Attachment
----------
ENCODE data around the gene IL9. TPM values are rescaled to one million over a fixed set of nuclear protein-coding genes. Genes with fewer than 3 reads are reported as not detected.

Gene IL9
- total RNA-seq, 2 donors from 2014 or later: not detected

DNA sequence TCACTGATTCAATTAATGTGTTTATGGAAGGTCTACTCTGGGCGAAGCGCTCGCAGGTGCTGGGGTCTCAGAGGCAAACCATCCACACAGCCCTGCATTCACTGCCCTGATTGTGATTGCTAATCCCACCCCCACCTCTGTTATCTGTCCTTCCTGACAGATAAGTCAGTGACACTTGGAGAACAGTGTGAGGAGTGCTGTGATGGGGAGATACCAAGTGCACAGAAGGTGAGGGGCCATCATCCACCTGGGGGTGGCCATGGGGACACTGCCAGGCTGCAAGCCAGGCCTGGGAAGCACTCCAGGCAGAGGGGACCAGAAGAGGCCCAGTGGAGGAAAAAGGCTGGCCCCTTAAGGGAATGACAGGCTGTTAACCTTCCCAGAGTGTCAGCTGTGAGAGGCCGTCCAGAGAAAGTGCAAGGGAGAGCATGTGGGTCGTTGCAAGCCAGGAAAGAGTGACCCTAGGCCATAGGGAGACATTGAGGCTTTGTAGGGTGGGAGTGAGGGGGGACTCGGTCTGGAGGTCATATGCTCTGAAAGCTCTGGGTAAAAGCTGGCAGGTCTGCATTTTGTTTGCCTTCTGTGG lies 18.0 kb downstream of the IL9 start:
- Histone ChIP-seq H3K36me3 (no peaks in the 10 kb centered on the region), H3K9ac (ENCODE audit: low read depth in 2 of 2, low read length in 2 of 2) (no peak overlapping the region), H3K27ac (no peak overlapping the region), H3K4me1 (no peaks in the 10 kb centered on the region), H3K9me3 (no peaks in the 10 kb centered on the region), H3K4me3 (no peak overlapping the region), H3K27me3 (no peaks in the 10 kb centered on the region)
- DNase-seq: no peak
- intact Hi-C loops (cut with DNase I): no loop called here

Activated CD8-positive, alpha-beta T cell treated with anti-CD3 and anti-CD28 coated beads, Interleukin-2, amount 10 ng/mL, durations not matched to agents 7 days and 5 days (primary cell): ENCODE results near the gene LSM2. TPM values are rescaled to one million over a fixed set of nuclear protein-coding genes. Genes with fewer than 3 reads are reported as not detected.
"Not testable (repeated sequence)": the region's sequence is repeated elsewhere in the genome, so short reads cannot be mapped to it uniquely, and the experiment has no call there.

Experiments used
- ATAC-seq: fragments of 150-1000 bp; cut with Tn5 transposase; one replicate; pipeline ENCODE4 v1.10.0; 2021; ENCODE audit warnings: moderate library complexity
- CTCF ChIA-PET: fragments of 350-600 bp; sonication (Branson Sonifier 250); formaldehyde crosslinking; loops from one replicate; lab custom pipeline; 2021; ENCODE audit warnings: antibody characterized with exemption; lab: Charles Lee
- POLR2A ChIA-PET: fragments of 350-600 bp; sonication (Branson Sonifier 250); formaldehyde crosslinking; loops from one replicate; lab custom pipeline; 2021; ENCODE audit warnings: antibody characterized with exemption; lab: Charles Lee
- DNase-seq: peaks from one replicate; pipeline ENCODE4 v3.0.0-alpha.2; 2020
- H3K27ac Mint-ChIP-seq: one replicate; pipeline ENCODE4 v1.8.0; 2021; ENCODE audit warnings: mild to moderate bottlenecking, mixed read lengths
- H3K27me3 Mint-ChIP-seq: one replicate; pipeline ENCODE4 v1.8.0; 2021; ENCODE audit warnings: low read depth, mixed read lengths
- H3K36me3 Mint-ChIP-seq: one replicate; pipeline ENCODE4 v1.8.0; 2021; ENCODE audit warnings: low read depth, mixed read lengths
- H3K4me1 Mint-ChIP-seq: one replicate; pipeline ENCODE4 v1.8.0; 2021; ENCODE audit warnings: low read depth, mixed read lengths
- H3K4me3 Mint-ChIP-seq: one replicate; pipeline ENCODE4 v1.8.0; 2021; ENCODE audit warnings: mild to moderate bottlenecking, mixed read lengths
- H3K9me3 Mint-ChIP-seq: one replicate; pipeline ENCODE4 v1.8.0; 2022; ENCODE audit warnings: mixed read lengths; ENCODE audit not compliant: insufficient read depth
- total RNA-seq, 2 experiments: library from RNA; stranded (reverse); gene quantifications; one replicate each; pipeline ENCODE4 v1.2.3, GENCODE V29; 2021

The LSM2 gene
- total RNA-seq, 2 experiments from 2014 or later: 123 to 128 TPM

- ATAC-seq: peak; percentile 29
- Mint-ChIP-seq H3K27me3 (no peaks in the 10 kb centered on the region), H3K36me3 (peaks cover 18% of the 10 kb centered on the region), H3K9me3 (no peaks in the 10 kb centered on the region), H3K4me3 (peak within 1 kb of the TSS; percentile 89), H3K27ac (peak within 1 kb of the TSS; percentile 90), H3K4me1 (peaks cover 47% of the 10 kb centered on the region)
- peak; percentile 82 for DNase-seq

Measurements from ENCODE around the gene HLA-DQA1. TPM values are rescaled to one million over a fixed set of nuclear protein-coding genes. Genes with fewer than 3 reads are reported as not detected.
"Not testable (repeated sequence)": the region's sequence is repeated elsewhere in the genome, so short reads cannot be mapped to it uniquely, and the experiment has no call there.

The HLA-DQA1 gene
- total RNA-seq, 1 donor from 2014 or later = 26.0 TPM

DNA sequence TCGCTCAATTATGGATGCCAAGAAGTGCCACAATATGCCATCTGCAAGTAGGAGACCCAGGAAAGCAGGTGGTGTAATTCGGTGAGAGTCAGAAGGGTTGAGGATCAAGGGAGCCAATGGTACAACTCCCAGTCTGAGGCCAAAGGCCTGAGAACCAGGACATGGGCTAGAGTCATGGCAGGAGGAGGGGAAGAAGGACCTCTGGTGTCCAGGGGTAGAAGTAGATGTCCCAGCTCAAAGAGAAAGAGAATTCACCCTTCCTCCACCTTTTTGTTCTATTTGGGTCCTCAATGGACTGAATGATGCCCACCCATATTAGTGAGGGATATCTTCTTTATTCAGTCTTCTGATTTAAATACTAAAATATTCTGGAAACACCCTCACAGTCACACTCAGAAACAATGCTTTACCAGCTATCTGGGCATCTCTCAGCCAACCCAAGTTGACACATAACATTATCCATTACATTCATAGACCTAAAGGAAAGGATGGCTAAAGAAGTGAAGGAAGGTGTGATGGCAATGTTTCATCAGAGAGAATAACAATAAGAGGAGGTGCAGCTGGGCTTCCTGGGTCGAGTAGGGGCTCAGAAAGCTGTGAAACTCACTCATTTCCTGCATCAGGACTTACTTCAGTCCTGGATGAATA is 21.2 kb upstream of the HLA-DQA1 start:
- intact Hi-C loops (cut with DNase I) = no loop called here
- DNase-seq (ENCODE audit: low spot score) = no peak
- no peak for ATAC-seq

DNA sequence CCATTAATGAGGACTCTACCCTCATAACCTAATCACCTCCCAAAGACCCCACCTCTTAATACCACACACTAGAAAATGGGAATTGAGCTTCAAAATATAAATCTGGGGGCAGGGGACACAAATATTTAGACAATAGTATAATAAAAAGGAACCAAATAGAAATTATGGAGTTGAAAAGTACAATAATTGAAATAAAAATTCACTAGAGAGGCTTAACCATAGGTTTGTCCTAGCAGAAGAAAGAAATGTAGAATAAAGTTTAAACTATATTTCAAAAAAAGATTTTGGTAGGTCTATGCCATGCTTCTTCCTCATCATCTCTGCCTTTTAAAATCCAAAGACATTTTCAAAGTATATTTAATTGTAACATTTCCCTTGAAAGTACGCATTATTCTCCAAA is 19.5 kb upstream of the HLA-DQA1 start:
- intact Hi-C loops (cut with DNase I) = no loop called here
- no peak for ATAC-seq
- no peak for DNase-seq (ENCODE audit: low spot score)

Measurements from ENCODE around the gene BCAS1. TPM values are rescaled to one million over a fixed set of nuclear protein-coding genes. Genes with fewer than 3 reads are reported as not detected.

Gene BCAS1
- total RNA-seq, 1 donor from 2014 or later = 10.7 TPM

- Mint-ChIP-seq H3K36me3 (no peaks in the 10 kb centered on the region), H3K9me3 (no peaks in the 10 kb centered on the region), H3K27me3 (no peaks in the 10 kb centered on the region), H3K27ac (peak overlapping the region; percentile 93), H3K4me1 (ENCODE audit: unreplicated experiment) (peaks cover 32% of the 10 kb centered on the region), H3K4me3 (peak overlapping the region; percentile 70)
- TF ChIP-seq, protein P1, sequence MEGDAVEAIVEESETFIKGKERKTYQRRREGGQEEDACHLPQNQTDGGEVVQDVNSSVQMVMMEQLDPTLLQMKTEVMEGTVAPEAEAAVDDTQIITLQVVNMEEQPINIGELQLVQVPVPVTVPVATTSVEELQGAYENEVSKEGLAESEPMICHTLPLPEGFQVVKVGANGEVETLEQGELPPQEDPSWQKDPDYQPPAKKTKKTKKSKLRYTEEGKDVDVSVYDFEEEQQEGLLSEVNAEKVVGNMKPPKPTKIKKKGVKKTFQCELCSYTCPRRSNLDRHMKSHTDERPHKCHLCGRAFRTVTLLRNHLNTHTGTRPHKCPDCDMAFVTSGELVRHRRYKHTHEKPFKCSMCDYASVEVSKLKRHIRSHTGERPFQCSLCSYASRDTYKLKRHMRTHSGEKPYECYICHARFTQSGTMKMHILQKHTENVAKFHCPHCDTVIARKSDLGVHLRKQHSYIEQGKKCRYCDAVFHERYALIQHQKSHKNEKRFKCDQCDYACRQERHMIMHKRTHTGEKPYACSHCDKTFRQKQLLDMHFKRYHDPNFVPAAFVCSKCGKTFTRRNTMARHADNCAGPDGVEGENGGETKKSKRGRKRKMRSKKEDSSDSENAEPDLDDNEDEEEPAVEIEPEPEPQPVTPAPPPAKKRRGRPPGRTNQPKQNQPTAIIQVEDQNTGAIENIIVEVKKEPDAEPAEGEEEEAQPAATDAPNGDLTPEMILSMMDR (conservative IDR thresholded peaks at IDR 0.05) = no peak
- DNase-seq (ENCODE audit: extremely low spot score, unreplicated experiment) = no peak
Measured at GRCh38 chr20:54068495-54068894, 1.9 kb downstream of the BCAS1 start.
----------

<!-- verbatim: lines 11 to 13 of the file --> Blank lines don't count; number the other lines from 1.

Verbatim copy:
- ATAC-seq: fragments of 150-1000 bp; cut with Tn5 transposase; one replicate; pipeline ENCODE4 v1.10.0; 2021; ENCODE audit warnings: moderate library complexity
- CTCF ChIA-PET: fragments of 350-600 bp; sonication (Branson Sonifier 250); formaldehyde crosslinking; loops from one replicate; lab custom pipeline; 2021; ENCODE audit warnings: antibody characterized with exemption; lab: Charles Lee
- POLR2A ChIA-PET: fragments of 350-600 bp; sonication (Branson Sonifier 250); formaldehyde crosslinking; loops from one replicate; lab custom pipeline; 2021; ENCODE audit warnings: antibody characterized with exemption; lab: Charles Lee